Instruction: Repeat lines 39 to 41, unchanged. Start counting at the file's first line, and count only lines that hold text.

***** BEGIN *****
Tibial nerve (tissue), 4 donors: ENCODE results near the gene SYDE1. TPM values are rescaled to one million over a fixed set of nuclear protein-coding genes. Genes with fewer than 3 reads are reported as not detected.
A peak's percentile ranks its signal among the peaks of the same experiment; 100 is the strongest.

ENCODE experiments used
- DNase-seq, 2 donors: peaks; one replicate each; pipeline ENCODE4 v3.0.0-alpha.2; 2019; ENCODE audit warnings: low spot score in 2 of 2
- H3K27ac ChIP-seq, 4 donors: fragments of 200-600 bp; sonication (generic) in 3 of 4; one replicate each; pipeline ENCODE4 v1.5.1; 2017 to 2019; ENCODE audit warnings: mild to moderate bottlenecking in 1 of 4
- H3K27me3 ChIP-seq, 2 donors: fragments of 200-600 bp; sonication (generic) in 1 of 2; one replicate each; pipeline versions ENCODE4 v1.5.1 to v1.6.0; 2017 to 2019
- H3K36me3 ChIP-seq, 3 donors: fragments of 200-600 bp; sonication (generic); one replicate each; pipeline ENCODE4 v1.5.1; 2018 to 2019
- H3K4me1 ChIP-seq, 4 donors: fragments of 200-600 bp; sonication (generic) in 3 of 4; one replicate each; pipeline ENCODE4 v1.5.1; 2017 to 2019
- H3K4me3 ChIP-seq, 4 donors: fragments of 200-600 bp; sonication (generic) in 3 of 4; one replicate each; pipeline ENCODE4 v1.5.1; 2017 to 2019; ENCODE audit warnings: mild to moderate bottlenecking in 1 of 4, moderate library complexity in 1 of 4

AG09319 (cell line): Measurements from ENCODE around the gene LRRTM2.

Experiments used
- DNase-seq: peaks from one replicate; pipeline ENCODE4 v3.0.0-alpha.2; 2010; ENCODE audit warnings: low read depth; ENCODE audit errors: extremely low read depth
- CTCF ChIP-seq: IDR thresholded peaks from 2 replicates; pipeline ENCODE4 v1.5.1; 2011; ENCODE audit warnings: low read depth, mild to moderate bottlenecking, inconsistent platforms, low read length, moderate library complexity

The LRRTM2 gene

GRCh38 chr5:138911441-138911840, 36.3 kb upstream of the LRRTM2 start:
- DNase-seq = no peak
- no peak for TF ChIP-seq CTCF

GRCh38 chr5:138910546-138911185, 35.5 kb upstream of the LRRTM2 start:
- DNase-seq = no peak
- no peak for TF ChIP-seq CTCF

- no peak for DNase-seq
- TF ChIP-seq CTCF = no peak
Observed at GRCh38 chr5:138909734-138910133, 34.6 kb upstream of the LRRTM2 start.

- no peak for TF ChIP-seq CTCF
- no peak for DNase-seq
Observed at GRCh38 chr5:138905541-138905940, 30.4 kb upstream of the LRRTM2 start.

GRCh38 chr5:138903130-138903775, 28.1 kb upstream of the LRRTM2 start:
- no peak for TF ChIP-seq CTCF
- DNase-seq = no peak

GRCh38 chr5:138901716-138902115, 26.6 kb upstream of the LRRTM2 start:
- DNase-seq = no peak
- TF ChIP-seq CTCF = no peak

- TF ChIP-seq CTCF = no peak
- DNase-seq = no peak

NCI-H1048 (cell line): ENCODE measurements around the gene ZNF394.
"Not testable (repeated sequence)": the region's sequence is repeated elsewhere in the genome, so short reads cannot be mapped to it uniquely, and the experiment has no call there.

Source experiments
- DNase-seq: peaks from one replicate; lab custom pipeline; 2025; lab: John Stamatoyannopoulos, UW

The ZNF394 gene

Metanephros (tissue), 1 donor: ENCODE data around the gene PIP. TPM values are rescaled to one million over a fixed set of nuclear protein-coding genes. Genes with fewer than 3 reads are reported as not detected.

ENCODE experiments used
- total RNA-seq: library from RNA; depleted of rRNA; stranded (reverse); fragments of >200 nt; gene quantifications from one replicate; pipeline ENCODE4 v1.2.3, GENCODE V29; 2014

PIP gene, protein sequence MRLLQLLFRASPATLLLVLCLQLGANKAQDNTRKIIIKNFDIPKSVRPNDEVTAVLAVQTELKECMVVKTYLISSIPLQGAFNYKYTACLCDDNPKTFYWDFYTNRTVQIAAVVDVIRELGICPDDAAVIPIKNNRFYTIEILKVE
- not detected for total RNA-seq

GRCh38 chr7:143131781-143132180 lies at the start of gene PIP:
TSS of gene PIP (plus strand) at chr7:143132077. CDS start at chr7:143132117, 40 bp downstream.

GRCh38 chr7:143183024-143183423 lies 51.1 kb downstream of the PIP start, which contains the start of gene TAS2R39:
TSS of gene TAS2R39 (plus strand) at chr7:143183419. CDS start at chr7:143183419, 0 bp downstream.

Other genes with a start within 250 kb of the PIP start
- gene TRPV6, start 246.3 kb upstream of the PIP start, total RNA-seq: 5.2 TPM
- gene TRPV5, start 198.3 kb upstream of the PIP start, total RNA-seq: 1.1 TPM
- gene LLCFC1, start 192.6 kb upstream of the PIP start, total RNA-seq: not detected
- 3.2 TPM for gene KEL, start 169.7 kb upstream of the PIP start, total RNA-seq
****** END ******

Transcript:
The ZNF394 gene

Metanephros (tissue), 1 donor: ENCODE data around the gene PIP. TPM values are rescaled to one million over a fixed set of nuclear protein-coding genes. Genes with fewer than 3 reads are reported as not detected.

ENCODE experiments used